CME to End Delivery of Cattle Fed Growth Additive Zilmax -- Update
By Kelsey Gee
CHICAGO-Chicago Mercantile Exchange, the world's biggest futures exchange operator, said it will stop accepting cattle
fed with Zilmax for delivery against contracts traded on its exchanges, the latest move to halt use of the controversial
growth additive made by Merck & Co. (MRK)
The exchange operator, a unit of CME Group Inc. (CME), said in a notice to customers Monday that it will implement the
new policy starting Oct. 7. It said the notice "clarifies that cattle which have been fed additives that prohibit them
from being purchased for slaughter under the current commercial practices imposed by major cattle slaughter facilities
are unmerchantable and are to be excluded from the delivery unit."
Zilmax is a beta-agonist additive that is given during the final few weeks that cattle are in feedlots, making the
animals heavier and their meat leaner at slaughter. The product is produced and marketed by Merck's animal health
division, which announced on Aug. 16 that it would halt the sale of Zilmax in the U.S. and Canada while it investigates
problems of animal lameness and immobility that some companies are associating with the drug.
Merck's move followed an announcement made by Tyson Foods Inc. (TSN) on Aug. 7 that it would suspend purchases of
cattle fed Zilmax effective Sept. 6 due to animal welfare concerns. The company said it did not believe Zilmax causes
any food-safety issues.
Cargill Inc. told its cattle suppliers later in August that it would no longer buy cattle who were fed Zilmax,
starting at the end of September.
Zilmax, fed to cattle in the final weeks before slaughter, can add about 2%, or 24 to 33 pounds, to an animal's
weight. Before Tyson's move, Merck had estimated that about 70% of the U.S. beef industry's cattle supply was fed with
Zilmax or Optaflexx, a competing product made by Eli Lilly & Co.'s (LLY) Elanco unit. Optaflexx remains on the market.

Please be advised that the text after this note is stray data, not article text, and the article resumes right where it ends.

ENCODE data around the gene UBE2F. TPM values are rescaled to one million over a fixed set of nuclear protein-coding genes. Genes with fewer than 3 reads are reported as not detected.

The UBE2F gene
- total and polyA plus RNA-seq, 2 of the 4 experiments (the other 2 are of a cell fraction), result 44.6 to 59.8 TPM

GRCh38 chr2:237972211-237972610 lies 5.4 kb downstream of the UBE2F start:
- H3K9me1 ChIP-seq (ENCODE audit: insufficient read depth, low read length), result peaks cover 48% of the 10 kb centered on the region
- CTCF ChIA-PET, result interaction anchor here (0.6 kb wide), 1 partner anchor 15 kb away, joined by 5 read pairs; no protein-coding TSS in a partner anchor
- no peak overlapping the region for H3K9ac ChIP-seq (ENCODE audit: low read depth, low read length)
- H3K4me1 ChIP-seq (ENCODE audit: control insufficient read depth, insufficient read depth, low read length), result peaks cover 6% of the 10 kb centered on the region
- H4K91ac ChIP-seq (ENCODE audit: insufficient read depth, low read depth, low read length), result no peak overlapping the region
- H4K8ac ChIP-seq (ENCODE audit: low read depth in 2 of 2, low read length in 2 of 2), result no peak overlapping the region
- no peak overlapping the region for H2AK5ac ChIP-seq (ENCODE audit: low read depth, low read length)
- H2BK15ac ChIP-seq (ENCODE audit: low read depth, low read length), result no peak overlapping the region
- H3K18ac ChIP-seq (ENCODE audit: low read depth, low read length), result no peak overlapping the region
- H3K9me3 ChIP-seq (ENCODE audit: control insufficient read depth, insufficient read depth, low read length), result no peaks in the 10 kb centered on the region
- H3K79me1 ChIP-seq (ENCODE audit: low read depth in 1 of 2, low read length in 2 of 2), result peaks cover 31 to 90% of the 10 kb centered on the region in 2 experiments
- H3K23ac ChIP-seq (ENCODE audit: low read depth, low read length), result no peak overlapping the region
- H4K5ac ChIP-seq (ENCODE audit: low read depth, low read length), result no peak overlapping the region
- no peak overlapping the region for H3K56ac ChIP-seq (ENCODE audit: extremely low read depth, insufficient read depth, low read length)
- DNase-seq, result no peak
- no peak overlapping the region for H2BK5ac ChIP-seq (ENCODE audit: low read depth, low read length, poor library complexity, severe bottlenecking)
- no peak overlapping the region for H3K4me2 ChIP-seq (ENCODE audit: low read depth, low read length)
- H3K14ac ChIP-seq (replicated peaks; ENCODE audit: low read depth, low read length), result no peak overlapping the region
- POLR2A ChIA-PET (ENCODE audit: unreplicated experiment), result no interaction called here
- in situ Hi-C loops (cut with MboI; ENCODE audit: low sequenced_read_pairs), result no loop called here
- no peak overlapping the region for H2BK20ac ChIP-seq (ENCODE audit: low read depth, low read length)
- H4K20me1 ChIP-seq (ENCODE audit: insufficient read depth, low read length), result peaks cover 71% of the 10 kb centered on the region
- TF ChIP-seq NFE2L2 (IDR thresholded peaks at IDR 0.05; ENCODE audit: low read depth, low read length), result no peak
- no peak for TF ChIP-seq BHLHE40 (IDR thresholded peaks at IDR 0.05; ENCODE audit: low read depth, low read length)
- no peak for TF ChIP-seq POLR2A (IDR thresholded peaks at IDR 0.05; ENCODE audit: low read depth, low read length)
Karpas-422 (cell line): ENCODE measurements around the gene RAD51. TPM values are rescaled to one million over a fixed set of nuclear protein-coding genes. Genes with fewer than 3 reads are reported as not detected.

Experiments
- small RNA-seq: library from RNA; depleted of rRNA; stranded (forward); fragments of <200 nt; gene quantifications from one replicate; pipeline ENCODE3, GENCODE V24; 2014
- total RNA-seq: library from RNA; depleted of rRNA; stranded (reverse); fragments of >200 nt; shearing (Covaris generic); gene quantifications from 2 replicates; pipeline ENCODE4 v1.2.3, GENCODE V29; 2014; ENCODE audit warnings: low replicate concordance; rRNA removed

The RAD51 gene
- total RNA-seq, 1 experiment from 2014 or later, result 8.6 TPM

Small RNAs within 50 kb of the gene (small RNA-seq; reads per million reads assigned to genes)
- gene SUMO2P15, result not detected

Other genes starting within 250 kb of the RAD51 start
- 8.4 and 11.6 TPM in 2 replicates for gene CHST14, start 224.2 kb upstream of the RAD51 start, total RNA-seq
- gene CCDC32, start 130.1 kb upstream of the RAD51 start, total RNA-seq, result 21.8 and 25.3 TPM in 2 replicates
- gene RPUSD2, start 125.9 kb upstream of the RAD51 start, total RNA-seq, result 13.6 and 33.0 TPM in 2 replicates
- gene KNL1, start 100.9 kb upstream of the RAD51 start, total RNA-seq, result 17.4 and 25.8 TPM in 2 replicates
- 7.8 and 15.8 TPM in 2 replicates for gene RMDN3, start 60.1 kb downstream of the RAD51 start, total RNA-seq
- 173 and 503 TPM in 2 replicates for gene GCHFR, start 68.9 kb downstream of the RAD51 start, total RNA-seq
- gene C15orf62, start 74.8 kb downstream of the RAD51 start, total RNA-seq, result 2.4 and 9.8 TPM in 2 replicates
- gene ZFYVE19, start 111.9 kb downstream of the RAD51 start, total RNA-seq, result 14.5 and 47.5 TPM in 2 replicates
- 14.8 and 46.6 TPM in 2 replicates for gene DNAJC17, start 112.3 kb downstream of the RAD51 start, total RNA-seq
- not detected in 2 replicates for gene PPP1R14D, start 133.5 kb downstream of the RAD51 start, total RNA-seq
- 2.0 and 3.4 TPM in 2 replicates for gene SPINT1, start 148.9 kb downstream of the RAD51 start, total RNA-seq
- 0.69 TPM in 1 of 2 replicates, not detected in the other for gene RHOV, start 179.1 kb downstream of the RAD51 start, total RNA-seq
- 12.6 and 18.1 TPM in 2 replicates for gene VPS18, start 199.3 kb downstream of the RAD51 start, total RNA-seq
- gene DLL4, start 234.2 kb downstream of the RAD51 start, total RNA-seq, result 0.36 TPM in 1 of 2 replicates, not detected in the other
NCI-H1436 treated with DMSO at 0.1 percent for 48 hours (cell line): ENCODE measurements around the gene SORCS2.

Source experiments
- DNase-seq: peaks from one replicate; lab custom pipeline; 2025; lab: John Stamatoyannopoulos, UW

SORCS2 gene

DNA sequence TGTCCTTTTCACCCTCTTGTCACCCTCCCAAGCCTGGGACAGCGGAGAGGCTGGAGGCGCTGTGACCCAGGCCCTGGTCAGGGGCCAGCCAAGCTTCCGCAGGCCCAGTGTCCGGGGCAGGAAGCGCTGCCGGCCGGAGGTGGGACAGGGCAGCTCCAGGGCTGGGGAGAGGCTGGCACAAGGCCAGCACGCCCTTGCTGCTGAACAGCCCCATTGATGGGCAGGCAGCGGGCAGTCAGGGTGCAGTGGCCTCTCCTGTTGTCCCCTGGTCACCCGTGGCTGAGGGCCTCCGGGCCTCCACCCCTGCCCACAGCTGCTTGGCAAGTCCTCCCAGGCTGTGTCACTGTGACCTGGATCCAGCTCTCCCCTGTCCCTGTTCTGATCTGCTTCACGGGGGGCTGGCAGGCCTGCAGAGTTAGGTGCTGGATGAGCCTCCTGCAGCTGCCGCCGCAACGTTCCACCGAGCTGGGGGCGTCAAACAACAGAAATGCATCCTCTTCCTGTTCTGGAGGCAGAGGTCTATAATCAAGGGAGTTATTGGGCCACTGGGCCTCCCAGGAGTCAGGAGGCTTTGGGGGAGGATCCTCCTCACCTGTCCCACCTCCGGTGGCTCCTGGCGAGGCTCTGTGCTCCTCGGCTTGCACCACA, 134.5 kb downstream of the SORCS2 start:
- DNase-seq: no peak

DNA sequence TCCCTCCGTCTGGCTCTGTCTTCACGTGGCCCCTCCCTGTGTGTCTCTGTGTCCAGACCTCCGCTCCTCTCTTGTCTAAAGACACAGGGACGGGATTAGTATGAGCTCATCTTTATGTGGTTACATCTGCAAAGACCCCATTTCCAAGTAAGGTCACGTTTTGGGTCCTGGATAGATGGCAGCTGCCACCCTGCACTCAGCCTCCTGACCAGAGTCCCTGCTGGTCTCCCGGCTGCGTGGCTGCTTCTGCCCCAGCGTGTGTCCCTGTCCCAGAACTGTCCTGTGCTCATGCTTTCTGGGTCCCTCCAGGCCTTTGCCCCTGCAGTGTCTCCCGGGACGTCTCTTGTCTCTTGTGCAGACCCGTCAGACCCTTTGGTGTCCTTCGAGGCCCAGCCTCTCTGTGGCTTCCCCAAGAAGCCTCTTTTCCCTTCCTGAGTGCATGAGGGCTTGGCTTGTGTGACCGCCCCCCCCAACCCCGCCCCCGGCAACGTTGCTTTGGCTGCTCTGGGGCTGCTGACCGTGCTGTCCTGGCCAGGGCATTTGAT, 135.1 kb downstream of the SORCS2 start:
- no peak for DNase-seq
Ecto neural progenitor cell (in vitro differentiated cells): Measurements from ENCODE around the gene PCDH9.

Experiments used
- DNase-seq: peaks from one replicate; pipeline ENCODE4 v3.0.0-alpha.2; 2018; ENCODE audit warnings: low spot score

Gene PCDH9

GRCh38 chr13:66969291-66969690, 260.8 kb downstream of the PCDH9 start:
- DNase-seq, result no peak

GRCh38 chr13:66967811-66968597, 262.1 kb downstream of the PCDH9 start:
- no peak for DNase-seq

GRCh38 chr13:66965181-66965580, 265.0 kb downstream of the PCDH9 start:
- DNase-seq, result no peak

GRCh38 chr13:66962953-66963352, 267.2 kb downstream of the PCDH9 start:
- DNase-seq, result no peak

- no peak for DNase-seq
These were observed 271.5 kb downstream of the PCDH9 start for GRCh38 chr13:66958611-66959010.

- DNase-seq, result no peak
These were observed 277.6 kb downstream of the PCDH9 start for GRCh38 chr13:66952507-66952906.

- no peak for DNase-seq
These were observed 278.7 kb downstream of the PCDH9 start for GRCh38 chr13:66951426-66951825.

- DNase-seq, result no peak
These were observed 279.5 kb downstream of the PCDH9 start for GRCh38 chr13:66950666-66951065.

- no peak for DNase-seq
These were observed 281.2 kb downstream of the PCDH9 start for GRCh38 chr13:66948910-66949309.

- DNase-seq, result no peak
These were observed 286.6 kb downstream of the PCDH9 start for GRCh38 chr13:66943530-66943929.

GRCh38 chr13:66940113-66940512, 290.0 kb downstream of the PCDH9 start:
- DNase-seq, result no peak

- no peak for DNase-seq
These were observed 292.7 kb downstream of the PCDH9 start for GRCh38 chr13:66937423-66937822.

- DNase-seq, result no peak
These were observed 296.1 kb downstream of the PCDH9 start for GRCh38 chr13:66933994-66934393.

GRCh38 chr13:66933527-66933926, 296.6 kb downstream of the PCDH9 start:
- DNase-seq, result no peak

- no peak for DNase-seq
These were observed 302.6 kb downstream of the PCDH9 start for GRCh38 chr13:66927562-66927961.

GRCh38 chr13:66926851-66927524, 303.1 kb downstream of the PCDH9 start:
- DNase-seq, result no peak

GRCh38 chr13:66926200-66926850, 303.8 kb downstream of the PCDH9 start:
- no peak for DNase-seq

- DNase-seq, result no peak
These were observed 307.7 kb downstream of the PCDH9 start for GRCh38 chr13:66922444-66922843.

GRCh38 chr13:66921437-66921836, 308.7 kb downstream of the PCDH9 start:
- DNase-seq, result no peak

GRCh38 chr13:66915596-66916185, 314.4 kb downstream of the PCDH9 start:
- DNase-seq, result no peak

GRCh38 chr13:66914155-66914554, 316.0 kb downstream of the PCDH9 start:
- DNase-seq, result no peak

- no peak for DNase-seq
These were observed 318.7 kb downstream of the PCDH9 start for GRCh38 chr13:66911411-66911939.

Cattle futures have climbed 4.9% in the seven weeks since Tyson's announcement, in part because of expectations that
without the growth-promoting agent, supplies of beef could be pinched. The U.S. herd is already at its smallest size
since 1952, due to years of drought driving up the price of feed and consolidation in the industry. Live-cattle for
October delivery were up 0.5% mid-session Tuesday, at $1.272 a pound, buoyed by steady demand for beef amid a
contracting supply of slaughter-ready cattle.
The new exchange guidelines will be implemented by the time market participants are required to announce intentions to
deliver cattle against the October live-cattle futures contract, which expires Oct. 31.
"The majority of slaughter facilities that are approved for CME deliveries are no longer accepting Zilmax-fed cattle,"
said David Lehman, CME managing director of commodity research and product development. "We felt it deserved clarifying
with regard to our rules."
Mr. Lehman added that the exchange had also learned that other slaughter facilities were likely to follow suit, making
Zilmax-fed cattle essentially unsellable.
National Beef Packing Co. of the U.S., JBS SA (JBSAY, JBSS3.BR) of Brazil, and several smaller packing plants are
approved for live-cattle delivery by the CME.
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